I had some problems to format this code, because wiki translated lists to links. The style is very simple, because I take into account that imperative languages programers are not familiar with recursive definitions, much more less with higher order functions. But, I used map, a higher order function, if you think it obscures the program, change transpose to:

transpose :: [ anytype_t ] -> [ anytype_t ]
transpose [] = []
transpose ([]:xss) = []
transpose ((x:xs):xss)=
      (heads ((x:xs):xss)):(transpose (tails ((x:xs):xss)))
  where heads [] = []
        heads (x:xs) = (head x):(heads xs)
        tails [] = [] 
        tails (x:xs) = (tail x):(tails xs)

or let them search more about haskell and map in Wikipedia :) —Preceding unsigned comment added by Elias (talkcontribs) 04:30, 3 January 2009 (UTC)

Gillham code[edit]

I have been searching and searching for hours and did not find any theory behind Gillham code which is another type of Gray code. Gillham code is used in aviation altitude encoders/ transponders. I would really appreciate if someone could post some info on Gillham code, conversion algorithm, etc... —Preceding unsigned comment added by Myval (talkcontribs) 07:29, 25 September 2008 (UTC)

I agree that this "Gray code" article should at least mention Gillham code. But now that we have a Gillham code article, that article would be a better place for details about it. --DavidCary (talk) 17:53, 25 June 2013 (UTC)
I would also like to see a reference to Gillham code and to its application in aviation, as this is IMHO one of the most important applications of a type of Gray code - Sswitcher (talk) 08:21, 16 June 2014 (UTC)

Algorithm correct?[edit]

A test using Java with grayN(21, 3, 3) gives me: {-1,2,2}

Obviously that is not correct!

Using this code:

    static int[] grayN(int value, int base, int digits)
        // parameters: value, base, digits
        // Convert a value to a graycode with the given base and digits. Iterating
        // through a sequence of values would result in a sequence of graycodes in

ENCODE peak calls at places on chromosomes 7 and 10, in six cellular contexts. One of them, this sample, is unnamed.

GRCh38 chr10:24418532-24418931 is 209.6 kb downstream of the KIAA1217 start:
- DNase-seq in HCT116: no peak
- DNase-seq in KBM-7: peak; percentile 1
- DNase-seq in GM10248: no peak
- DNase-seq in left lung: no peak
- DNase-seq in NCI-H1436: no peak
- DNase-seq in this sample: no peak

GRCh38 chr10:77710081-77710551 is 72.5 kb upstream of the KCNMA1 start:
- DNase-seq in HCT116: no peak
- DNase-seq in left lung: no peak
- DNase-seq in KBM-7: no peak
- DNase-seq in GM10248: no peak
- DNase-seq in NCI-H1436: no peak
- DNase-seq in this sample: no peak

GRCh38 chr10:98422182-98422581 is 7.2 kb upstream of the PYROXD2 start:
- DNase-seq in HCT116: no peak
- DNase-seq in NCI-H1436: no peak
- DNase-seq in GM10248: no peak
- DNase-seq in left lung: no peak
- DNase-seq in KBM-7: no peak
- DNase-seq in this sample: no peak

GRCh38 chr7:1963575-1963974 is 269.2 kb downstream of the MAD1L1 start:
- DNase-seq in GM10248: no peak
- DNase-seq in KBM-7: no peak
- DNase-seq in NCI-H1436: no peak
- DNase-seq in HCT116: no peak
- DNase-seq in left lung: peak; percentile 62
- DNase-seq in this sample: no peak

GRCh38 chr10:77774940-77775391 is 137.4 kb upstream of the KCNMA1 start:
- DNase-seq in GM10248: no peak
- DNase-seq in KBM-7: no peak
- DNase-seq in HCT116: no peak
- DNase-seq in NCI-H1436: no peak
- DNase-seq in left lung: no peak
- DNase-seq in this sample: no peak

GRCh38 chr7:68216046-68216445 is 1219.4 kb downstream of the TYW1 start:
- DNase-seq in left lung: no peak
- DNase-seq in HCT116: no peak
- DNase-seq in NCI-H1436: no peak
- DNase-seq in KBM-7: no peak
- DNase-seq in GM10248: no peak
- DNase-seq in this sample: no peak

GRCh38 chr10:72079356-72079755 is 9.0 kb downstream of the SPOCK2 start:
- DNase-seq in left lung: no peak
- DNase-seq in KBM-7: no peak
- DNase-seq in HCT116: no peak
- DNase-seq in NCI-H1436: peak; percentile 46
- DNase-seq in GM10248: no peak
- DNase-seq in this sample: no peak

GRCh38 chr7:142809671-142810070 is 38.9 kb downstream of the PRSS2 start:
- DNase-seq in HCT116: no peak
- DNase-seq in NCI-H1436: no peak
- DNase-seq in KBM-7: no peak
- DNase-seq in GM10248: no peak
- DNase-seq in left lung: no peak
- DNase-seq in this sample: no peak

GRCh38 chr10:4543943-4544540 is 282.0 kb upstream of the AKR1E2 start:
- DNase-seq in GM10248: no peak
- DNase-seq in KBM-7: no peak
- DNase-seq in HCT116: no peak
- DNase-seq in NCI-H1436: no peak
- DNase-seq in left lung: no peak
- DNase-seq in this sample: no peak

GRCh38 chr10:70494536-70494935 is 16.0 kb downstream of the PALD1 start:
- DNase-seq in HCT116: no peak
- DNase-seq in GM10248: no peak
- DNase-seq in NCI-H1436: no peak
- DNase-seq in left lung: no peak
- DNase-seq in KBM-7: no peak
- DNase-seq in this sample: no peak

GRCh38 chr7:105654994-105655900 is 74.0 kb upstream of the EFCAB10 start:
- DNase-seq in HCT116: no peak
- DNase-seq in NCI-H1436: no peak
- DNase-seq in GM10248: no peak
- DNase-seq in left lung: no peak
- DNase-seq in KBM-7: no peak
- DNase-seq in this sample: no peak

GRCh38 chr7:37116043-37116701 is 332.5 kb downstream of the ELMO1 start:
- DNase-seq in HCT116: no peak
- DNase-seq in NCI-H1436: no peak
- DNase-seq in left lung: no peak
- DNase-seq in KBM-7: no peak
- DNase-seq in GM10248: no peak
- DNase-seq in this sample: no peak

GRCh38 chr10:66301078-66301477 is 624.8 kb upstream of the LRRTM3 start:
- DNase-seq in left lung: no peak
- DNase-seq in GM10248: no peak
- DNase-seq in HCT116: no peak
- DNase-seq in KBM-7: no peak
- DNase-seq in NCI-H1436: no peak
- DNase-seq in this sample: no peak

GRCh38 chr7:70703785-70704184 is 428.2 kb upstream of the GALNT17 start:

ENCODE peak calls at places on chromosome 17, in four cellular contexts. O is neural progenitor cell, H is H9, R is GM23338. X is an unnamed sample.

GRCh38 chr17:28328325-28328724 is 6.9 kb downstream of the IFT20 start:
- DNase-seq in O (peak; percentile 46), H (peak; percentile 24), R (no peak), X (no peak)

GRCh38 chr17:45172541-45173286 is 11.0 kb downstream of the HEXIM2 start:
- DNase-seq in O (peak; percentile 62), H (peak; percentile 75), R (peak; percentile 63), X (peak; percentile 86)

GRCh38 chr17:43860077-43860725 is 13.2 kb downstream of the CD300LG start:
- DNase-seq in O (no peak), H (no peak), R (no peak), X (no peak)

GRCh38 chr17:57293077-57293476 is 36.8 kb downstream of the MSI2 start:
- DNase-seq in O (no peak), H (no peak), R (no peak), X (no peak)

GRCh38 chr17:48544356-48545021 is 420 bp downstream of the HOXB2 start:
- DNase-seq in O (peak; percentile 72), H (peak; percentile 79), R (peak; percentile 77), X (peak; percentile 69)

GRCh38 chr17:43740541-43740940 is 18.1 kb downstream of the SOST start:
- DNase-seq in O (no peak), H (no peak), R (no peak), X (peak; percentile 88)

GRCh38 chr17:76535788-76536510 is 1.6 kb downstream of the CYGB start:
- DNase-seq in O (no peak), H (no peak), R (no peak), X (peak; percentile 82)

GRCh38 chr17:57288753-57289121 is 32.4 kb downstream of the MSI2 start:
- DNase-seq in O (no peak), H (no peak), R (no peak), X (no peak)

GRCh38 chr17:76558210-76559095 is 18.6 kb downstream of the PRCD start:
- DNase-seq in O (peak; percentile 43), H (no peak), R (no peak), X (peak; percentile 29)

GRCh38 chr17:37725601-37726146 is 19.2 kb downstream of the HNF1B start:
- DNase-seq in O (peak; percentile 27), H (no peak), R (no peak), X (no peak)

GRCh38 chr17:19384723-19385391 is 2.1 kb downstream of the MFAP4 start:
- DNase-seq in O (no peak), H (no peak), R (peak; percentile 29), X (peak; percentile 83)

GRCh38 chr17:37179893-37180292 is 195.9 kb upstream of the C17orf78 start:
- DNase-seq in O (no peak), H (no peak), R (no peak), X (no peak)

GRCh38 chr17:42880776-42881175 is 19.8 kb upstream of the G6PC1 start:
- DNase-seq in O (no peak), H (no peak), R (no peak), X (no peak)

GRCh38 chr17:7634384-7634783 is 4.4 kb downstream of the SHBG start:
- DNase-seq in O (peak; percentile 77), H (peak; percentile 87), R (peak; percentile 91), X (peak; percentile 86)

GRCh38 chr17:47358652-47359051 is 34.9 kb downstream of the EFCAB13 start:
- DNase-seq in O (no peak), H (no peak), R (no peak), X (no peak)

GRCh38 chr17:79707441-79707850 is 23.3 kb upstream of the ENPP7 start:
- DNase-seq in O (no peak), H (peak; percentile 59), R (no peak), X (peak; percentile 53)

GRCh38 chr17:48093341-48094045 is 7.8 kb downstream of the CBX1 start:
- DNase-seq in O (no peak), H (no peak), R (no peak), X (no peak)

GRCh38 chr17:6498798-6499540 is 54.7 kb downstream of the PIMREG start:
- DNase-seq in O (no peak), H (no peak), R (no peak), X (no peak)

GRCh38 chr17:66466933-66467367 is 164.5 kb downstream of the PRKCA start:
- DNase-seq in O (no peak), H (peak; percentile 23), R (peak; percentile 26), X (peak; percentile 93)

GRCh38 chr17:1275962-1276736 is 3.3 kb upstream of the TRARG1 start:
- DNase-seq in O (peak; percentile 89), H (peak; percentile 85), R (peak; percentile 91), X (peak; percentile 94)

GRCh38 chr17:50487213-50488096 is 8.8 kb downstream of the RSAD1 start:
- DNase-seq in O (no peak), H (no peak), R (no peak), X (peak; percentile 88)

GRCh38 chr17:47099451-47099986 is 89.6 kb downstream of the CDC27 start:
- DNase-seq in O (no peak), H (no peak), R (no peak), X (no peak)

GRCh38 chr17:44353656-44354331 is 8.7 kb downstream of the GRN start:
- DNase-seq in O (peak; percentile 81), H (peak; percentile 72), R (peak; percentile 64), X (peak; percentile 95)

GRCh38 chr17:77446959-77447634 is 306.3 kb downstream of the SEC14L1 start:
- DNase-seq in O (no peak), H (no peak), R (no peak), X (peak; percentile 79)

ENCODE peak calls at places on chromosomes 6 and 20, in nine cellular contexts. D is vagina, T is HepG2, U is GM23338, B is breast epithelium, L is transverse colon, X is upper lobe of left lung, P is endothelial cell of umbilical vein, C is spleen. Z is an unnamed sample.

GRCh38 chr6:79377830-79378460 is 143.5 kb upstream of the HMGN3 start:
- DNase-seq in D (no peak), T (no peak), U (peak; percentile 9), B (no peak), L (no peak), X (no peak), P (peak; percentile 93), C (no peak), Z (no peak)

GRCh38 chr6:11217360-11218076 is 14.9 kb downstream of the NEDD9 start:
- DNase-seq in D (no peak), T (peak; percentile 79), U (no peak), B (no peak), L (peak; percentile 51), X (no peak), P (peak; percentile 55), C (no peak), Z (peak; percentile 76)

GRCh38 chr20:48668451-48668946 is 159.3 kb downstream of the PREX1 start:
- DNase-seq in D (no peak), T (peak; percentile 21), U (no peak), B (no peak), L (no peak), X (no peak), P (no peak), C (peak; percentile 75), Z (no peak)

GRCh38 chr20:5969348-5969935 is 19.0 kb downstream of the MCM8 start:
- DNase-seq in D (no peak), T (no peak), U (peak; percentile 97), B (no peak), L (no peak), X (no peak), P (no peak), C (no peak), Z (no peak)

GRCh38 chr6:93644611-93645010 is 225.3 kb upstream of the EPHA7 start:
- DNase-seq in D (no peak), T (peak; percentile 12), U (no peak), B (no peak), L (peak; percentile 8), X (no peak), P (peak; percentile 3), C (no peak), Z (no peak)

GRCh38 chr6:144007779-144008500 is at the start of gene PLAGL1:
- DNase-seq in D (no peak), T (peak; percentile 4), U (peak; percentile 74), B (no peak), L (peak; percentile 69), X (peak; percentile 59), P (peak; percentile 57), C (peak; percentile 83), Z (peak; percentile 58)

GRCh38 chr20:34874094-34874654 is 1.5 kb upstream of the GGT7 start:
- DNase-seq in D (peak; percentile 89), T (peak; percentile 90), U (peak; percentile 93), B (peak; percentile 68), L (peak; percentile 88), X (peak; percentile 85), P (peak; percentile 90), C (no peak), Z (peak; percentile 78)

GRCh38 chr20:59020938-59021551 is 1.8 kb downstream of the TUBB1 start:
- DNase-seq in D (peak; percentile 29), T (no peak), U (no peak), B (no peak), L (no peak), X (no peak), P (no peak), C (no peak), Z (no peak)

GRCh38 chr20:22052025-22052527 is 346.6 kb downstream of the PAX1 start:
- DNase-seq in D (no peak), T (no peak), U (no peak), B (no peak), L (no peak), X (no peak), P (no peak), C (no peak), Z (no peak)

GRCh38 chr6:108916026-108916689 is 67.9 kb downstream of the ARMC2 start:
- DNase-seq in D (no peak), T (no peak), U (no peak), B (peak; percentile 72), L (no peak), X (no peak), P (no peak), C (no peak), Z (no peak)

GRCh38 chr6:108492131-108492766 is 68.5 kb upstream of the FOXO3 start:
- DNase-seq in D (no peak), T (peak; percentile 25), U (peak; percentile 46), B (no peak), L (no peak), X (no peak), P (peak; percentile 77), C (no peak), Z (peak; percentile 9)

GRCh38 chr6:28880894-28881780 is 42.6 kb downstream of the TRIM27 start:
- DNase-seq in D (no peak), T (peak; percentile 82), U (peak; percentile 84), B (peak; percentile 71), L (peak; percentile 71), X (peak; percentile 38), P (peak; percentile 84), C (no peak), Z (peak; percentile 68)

// which only one digit changes at a time.

        int baseN[] = new int[digits];  // Stores the ordinary base-N number, one digit per entry
        int gray[] = new int[digits];   // Stores the base-N graycode number

        int i;
        // Put the normal baseN number into the baseN array. For base 10, 109
        // would be stored as [9,0,1]
        for (i = 0; i < digits; i++)
            baseN[i] = (value / (int) Math.pow(base, i)) % base;

        // Convert the normal baseN number into the graycode equivalent. Note that
        // the loop starts at the most significant digit and goes down.
        int shift = 0;
        for (i = digits - 1; i >= 0; i--)
            // The gray digit gets shifted down equal to the sum of the higher
            // digits.
            gray[i] = (baseN[i] + base - shift) % base;  // + base to prevent neg
            shift += gray[i];

        return gray;

Is my code wrong, or is there a bug in the algorithm shown on the article?  —CobraA1 01:15, 13 February 2009 (UTC)

The C code is wrong in some senses. First, the first loop gets the digits in the reverse order to the stated one; the comment is right as is your code, but the C code does it wrong. Second, just adding base does not avoid negatives. Third, it does not declare the loop variable. I'm fixing all these issues, but ultimately I think this fragment should be replaced by pseudocode or a description. --pgimeno (talk) 16:21, 7 August 2009 (UTC)